House Republicans are reportedly seeking documents from former Fusion GPS contractor Nellie Ohr related to her research into President Donald Trump’s family, including his wife and children.
During a congressional interview Oct. 19, 2018, Ohr said while she worked for Fusion GPS, the firm behind the infamous Steele dossier, she compiled open-source research on the travels and business activities of Donald Trump Jr., Ivanka Trump, and Trump’s wife, Melania.
“I was asked to research Trump’s family broadly in connection with any — any Russian connections,” Ohr told a Republican staffer during her interview.
“Were you doing independent research based off of each family member?” the staffer asked.
“I did some,” said Ohr, a Russia linguist. “As I recall, I did some research on all of them, but not into much depth.”
Asked about her research into Trump Jr., Ohr said “I looked into some of his travels” in order to “see whether they were involved in dealings and transactions with people who had had suspicious pasts.”
House Republicans are requesting Ohr’s investigative files, according to Fox News, citing two sources familiar with the matter.
They want to know how the information on Trump’s family was used in the Fusion GPS investigation, and whether any was included in the infamous anti-Trump dossier authored by former British spy Christopher Steele, according to the report.
Republicans have long been interested in the role played by Ohr and her husband, Justice Department official Bruce Ohr, in the initial stages of the Russia probe. They have questioned whether Fusion GPS hired Nellie Ohr in order to have greater access to her husband, as well as why the firm sought to establish contact with Bruce Ohr.
Fusion GPS founder Glenn Simpson met with the DOJ official Aug. 22, 2016. But during a Nov. 14, 2017, interview with the House Intelligence Committee, Simpson denied meeting with anyone from the FBI or Justice Department prior to the 2016 election. Simpson also did not disclose in that interview that Nellie Ohr worked for his firm.
The Ohrs met together with Steele on July 30, 2016, in Washington, D.C. During the meeting, Steele provided details of his investigation into Trump and the Trump campaign. Bruce Ohr briefed then-FBI Deputy Director Andrew McCabe on the meeting days later.
Bruce Ohr maintained contact with Steele throughout the campaign. He testified Aug. 28, 2018, that Steele said in the weeks before the election that he was desperate that Trump lose the election to Hillary Clinton.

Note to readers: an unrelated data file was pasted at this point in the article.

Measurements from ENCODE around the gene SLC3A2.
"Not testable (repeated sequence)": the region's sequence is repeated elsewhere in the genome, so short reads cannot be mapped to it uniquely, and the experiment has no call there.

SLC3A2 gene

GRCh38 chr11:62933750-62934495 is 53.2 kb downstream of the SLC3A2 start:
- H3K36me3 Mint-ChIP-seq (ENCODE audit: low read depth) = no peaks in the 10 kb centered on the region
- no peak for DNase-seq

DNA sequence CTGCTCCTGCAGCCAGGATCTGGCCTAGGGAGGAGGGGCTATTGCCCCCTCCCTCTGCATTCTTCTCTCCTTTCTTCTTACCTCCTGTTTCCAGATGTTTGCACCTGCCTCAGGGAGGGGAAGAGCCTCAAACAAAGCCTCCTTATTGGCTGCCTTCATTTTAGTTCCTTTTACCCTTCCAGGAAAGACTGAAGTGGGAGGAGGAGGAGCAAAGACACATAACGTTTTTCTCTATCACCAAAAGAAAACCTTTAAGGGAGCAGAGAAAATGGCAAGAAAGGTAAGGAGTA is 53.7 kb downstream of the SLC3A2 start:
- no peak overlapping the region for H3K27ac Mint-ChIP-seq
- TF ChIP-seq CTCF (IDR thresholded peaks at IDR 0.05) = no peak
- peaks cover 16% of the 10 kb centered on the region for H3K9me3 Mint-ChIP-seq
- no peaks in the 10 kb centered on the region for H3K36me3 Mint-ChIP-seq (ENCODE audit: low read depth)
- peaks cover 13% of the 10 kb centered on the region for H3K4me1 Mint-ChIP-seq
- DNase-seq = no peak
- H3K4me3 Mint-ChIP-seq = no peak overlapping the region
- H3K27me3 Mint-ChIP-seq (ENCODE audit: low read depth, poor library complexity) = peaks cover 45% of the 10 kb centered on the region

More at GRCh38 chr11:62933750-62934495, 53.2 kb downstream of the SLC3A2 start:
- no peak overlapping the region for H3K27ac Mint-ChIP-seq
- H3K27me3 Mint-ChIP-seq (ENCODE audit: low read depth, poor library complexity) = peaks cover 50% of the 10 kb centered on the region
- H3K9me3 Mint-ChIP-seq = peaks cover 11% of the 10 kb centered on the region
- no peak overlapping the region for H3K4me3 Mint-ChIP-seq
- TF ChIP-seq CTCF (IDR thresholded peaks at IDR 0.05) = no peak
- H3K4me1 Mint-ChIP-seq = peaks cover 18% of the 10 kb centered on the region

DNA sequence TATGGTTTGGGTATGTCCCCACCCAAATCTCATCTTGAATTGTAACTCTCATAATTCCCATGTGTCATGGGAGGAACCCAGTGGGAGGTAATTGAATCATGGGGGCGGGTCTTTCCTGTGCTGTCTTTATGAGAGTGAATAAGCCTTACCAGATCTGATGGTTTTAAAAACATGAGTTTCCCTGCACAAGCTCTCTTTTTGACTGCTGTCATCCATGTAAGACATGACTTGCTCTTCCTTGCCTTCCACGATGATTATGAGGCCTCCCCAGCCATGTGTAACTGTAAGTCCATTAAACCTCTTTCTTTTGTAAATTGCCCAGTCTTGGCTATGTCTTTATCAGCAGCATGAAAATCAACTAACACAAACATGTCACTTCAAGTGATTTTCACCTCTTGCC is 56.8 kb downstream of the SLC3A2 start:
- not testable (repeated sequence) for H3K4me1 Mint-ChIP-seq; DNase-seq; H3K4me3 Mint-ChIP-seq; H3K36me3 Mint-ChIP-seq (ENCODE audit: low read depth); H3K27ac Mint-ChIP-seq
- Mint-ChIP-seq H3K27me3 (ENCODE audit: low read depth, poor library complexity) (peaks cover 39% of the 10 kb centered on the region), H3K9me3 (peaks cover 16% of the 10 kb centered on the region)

Ohr eventually became the FBI’s unofficial back-channel to Steele, a former MI6 officer based in London. The FBI cut Steele off as a confidential source Nov. 1, 2016, after learning that the ex-spy had spoken with reporters about his work with the bureau. Steele and Fusion GPS executives met with numerous reporters in the weeks before the election.
After Trump’s election win, FBI agents working on the Russia investigation asked Bruce Ohr to reconnect with Steele and report back on any information he had picked up about Trump or his associates.
Steele and Ohr remained in contact throughout 2017.
The Justice Department’s inspector general is investigating the FBI and Justice Department’s relationship with Steele, and the agencies’ handing of the dossier.
The FBI relied heavily on Steele’s reporting to obtain wiretaps against former Trump campaign adviser Carter Page. But many of the claims about Steele have been all but debunked by the special counsel’s report.
Steele alleged in his dossier that Page and other Trump associates took part in a “well-developed conspiracy of co-operation” with Russians to influence the election. But the special counsel said it was unable to establish that a conspiracy occurred. The report also said investigators were unable to establish that any Trump associates acted as agents of Russia.
Ohr also testified that one of Fusion GPS’s sources was Serhiy Leshchenko, a Ukrainian lawmaker who was responsible for publicizing the so-called “black ledger” alleging that former Trump campaign chairman Paul Manafort received secret cash payments from the Ukrainian government. A story published in August 2016 about the ledger led to Manafort’s resignation, though he has long claimed that the document is a forgery.